WGRZ on Tuesday focused an investigative report on Aid and Incentives for Municipalities, and how the $714 million in state revenues for municipalities are not distributed on a per capita basis among cities, villages and towns.

WGRZ highlighted the disparity between two neighboring communities in Chautauqua County. In Fredonia, the state gives $89,000 in AIM funding for the 11,000 village residents. Dunkirk, only a few miles away, has 12,000 residents but gets $1.6 million in AIM. Dunkirk happens to be a city.

In Orleans Hub’s nearly five years of existence we have frequently written about the state’s unfair AIM program and how it offers crumbs to villages and towns, while propping up cities. The lack of AIM is one of the main culprits in why the villages in Orleans County have among the highest tax rates in the region.

We don’t begrudge the cities their money. The densely populated areas deserve more AIM because those municipalities bear the brunt of providing so many public services with police, water, sewer, fire protection, streets and other many programs. The villages and cities also have a higher concentration of poor residents, aging housing stock and century-old infrastructure. The cities and villages are centers for civic life with government buildings, schools, churches and other tax-exempt properties.

Villages function as mini-cities but only get a tiny fraction of what a city gets per capita in AIM. Cities get an average of $277 per capita from the state while the towns and villages only get $7 per capita. (Most of the smaller cities get about $100 to $150 per capita with bigger cities getting much more.)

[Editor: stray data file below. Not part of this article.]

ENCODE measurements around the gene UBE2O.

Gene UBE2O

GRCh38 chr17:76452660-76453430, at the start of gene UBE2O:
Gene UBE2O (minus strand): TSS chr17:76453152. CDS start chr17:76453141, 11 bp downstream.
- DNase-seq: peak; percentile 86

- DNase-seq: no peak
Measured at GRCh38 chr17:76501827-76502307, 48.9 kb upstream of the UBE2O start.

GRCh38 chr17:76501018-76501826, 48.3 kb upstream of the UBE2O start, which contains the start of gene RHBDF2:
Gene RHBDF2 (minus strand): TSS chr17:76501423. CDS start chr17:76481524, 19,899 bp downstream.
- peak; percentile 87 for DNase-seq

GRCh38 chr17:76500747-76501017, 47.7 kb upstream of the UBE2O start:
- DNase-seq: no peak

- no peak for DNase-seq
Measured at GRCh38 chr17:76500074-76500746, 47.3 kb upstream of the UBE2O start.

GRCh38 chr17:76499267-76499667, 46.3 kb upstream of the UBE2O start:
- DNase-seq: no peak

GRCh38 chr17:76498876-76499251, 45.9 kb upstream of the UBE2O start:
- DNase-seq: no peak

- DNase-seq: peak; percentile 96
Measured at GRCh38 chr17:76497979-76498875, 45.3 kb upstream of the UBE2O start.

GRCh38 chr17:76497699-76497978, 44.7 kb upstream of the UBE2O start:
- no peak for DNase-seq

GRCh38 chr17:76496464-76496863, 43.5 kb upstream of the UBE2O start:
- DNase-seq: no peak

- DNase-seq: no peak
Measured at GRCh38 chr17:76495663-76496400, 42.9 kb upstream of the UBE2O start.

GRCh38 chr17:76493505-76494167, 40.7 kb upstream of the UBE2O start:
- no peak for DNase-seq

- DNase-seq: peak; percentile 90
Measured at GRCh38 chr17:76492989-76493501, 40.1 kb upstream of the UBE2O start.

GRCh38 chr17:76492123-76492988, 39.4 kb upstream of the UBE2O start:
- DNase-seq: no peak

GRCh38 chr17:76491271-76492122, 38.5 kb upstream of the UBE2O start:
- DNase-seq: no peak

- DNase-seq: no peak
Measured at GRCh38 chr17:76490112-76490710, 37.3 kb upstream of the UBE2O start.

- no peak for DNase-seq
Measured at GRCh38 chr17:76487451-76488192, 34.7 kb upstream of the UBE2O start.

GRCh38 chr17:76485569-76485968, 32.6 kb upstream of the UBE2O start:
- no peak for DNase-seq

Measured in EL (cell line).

The Village of Albion and its 6,056 residents receives $38,811 in AIM funding. Salamanca in Cattaraugus County is nearly the same size with 5,815 people. Salamanca gets $928,131 in AIM funding. The difference: Salamanca is a city.

The lack of AIM is particularly painful for a county like Orleans, where there are no cities. We don’t get at least one municipality with the resources to offer the park upgrades, well-maintained streets and sidewalks, and other “curb appeal” that attracts residents and businesses. We do what we can on a shoe string, and still have crushing taxes because almost the entire village and town budgets are on the backs of the local taxpayers. In cities, residents only cover a fraction of the budgets because the state aid pays for so many services and programs.

It’s disappointing this clear inequity and structural discrimination against village and town residents doesn’t get mentioned much in the media or by state legislators. It should be a top priority and a frequent call for reform.

We are glad to see WGRZ shined a light on the issue.